To begin, tomorrow is my last day at work. This is the final, looming checkpoint to my deployment. What I had been counting down in months and weeks can no longer fit into a shoe box. I had counted down by drills I had left, holidays to get through, or months to check off the calendar. Now, we are here. My last day at my civilian job, before I step into an entirely new life for a year.

Feels.

I hear the same three questions multiple times a day: When do you leave? How do you feel? Are you scared?

Well. I leave soon. I am not scared. At least, I don’t think I am. We will see in a few days how I feel…

Preparation.

My bags are packed. That is not the preparation I am talking about. The preparation that is taking the most effort is the mental one. My mindset is to assess the emotions that I am going to be subject to when I leave and be mentally equipped to deal with them. Nothing is worse that getting hit with an unexpected feel when you aren’t ready.

My favorite method of preparation has been meditation, with focus on controlling negative emotions through breathing (literally, Mindfulness of Breathing). The closer Leaving Day gets, the more difficult it is to relax. I find meditation is a good way to get a mental break and reign in negative vibes.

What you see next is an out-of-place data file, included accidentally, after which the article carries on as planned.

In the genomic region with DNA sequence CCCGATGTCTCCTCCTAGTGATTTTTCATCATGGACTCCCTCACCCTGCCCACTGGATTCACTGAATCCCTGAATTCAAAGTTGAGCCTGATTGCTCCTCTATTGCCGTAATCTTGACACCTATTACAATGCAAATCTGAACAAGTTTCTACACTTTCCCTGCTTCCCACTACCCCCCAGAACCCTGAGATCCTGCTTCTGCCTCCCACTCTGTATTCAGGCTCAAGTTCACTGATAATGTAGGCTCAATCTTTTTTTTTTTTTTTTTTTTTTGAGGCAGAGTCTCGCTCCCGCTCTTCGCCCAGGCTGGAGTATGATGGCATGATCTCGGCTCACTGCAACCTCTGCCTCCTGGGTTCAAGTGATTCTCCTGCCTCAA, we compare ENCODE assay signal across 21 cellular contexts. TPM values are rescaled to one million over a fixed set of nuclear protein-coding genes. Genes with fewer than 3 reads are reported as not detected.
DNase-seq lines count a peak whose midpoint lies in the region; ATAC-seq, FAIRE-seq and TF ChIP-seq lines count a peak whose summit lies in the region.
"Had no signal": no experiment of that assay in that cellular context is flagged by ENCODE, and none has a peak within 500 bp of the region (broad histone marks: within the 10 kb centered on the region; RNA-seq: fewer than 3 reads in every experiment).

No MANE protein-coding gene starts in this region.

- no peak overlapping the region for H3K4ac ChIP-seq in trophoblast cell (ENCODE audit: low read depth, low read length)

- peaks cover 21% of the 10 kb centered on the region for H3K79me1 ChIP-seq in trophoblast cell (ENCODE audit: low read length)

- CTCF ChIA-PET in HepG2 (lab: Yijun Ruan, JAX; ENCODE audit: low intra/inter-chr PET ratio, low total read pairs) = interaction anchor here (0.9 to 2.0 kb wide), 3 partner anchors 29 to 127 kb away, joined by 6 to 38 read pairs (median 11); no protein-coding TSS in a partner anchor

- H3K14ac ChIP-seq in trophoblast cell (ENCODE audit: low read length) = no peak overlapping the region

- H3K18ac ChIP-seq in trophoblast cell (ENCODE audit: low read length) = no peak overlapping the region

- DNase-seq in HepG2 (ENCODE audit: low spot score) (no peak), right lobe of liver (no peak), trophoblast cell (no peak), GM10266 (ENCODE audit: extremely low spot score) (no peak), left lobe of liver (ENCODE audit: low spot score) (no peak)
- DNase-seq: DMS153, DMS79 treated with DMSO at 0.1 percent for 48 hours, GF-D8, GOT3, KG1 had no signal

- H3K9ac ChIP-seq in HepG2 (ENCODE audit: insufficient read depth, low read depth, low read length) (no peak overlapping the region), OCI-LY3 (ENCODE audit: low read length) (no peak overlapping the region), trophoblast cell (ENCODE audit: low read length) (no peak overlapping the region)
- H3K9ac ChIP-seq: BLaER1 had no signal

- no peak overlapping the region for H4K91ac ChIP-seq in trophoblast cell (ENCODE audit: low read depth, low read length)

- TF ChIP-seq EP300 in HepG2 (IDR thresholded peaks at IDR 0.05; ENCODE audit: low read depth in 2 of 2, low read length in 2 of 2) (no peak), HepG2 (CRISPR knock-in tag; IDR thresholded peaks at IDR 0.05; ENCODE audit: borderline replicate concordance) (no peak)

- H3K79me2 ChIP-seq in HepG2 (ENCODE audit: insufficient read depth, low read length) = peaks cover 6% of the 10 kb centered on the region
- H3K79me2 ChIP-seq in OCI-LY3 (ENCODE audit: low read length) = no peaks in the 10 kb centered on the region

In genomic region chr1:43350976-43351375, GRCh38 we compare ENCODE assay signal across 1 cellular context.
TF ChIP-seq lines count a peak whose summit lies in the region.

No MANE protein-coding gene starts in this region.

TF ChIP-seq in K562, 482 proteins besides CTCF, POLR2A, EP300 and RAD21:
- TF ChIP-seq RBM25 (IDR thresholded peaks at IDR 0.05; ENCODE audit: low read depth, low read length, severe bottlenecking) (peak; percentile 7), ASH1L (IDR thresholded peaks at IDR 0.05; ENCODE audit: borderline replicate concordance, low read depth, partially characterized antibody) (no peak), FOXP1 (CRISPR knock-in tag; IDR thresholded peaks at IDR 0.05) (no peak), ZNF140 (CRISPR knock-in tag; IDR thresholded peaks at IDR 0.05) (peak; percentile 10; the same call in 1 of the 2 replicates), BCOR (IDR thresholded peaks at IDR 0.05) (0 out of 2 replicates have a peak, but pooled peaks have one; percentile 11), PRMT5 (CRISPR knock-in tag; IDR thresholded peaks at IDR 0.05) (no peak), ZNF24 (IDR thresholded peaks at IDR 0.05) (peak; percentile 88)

Hug.

Two pictures keep flowing through my mind. The one that brings the most negative vibes, that puts a lump in my throat, is the idea of the last hug I giveĀ  my grandma. I have lived with my grandma since August while preparing for this deployment and we are very close. We have been inseparable since I was born. I hate the thought of leaving her in this empty house.

The next picture is equally sad. I keep seeing me standing in the airport, trying be a tough little soldier as I hug my mom. I know she’s going to cry and that’s going to make me cry. Because really, who could possibly watch their mom cry and not cry too?

Those are the two thoughts that bring any real negativity to this, the adventure of my life. But, as with anything in life, it will pass and we will learn to live with it. What more can we do, really?